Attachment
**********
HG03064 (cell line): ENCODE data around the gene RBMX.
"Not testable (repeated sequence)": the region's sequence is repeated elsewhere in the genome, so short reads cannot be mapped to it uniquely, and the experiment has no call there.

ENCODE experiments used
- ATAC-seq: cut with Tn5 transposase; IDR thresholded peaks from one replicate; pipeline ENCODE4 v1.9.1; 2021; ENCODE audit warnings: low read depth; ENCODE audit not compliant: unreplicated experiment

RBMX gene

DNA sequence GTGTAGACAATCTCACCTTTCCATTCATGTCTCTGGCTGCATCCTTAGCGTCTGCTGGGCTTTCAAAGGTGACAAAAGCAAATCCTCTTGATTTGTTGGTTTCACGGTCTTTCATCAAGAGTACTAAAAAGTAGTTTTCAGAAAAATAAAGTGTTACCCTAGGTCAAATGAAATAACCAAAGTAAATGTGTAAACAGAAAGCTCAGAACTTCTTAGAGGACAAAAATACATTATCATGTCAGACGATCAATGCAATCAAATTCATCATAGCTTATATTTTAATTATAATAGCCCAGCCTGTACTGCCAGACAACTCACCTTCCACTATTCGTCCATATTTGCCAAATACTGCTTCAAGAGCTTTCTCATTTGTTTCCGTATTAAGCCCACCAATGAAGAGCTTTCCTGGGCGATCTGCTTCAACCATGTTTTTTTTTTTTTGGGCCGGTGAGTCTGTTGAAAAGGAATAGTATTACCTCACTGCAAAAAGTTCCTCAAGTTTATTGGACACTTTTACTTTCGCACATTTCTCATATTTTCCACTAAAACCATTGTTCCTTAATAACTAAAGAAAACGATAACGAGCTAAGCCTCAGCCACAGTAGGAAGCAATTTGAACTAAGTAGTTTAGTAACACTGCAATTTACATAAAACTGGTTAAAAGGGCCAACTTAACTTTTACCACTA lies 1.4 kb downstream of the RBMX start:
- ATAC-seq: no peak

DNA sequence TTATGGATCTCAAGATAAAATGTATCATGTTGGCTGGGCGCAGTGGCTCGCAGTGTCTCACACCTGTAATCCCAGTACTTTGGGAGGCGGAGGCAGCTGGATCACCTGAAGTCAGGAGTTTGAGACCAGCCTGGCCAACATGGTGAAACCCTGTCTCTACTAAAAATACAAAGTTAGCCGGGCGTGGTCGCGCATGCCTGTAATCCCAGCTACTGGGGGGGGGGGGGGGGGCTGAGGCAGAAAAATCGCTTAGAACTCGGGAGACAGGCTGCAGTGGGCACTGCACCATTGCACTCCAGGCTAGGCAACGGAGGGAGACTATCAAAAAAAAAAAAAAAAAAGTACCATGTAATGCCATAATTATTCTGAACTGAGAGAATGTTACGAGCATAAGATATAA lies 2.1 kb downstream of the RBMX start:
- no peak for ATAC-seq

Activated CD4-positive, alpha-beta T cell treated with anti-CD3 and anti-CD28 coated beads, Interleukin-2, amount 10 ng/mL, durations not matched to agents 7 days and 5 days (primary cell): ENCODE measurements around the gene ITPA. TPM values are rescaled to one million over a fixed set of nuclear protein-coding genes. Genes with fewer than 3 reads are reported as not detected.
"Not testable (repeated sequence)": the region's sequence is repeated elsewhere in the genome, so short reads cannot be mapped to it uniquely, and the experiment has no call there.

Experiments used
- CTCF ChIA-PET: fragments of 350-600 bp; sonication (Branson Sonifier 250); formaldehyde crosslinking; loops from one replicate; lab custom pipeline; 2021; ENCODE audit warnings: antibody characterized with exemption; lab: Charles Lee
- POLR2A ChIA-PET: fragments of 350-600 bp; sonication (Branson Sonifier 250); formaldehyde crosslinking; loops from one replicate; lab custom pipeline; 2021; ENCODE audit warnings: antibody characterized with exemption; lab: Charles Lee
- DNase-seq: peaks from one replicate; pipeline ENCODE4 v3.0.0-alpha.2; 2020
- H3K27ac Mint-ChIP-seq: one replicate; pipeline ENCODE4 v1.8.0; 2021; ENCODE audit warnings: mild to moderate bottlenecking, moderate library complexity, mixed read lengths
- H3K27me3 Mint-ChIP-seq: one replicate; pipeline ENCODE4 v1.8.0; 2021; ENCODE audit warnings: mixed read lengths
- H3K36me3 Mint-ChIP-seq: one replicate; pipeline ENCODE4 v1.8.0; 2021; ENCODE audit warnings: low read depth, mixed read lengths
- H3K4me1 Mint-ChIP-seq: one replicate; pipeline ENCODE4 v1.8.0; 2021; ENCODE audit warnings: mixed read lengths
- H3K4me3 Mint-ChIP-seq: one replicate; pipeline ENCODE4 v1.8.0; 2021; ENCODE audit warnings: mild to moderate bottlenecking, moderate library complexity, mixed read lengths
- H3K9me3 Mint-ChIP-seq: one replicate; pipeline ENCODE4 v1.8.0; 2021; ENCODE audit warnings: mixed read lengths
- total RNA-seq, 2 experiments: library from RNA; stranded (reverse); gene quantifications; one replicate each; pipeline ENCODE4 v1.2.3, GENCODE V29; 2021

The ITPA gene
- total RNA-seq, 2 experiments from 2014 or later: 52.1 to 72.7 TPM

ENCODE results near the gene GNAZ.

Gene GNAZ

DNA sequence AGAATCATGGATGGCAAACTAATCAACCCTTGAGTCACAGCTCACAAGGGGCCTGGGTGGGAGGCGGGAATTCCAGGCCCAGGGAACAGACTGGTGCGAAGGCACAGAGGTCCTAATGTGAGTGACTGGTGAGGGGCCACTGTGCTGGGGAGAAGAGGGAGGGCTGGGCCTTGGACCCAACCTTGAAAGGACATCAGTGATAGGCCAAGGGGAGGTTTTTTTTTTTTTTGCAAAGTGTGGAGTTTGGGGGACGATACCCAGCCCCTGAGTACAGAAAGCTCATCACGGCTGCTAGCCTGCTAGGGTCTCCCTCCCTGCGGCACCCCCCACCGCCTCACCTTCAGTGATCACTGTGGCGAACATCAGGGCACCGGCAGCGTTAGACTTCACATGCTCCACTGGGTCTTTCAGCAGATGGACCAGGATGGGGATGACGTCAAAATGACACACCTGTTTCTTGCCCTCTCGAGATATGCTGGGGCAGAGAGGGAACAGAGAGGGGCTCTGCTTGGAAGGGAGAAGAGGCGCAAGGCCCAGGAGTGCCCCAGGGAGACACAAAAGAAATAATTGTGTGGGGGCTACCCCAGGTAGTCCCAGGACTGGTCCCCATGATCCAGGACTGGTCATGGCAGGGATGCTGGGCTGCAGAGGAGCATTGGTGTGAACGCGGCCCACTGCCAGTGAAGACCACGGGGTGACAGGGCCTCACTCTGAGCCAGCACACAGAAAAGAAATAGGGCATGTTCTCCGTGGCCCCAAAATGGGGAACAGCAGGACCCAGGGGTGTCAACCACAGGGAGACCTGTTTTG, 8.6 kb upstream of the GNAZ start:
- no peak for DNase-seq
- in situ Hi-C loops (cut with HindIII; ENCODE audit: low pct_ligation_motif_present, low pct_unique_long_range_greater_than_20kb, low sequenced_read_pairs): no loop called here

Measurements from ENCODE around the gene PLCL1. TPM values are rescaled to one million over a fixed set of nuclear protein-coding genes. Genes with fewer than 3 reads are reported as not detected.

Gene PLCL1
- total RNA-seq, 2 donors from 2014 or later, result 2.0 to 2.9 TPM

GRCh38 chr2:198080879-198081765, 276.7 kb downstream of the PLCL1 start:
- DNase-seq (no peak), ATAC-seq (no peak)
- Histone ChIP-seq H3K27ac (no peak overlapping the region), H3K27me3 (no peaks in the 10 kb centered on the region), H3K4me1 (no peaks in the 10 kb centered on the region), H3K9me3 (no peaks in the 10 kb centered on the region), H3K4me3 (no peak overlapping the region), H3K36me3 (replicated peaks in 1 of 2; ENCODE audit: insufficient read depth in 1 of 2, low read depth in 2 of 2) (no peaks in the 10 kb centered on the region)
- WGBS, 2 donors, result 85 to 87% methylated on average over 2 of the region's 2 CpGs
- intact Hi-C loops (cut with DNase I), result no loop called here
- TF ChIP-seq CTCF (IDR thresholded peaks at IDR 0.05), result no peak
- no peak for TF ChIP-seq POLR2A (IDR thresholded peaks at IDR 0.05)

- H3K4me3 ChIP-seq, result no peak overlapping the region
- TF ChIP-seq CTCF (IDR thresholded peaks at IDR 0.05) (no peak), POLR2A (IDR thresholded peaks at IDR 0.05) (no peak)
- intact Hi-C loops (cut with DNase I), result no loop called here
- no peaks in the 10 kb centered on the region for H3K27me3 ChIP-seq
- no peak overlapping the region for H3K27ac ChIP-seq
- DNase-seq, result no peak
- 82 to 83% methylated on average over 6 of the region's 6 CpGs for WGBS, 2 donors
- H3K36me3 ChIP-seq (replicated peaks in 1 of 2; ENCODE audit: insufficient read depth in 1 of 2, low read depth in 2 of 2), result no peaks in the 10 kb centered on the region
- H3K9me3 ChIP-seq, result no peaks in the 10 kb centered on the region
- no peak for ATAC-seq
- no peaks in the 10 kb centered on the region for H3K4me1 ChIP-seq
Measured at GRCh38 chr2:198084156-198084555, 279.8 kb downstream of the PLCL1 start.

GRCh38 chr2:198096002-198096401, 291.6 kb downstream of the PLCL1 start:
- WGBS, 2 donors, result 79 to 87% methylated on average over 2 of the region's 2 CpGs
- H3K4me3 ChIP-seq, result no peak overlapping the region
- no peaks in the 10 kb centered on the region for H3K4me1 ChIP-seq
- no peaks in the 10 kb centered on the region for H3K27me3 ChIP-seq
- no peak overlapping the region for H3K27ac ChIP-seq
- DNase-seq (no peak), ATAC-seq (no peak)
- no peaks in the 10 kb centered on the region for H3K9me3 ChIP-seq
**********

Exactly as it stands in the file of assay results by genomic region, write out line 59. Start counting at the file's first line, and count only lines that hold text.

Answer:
- no peaks in the 10 kb centered on the region for H3K9me3 ChIP-seq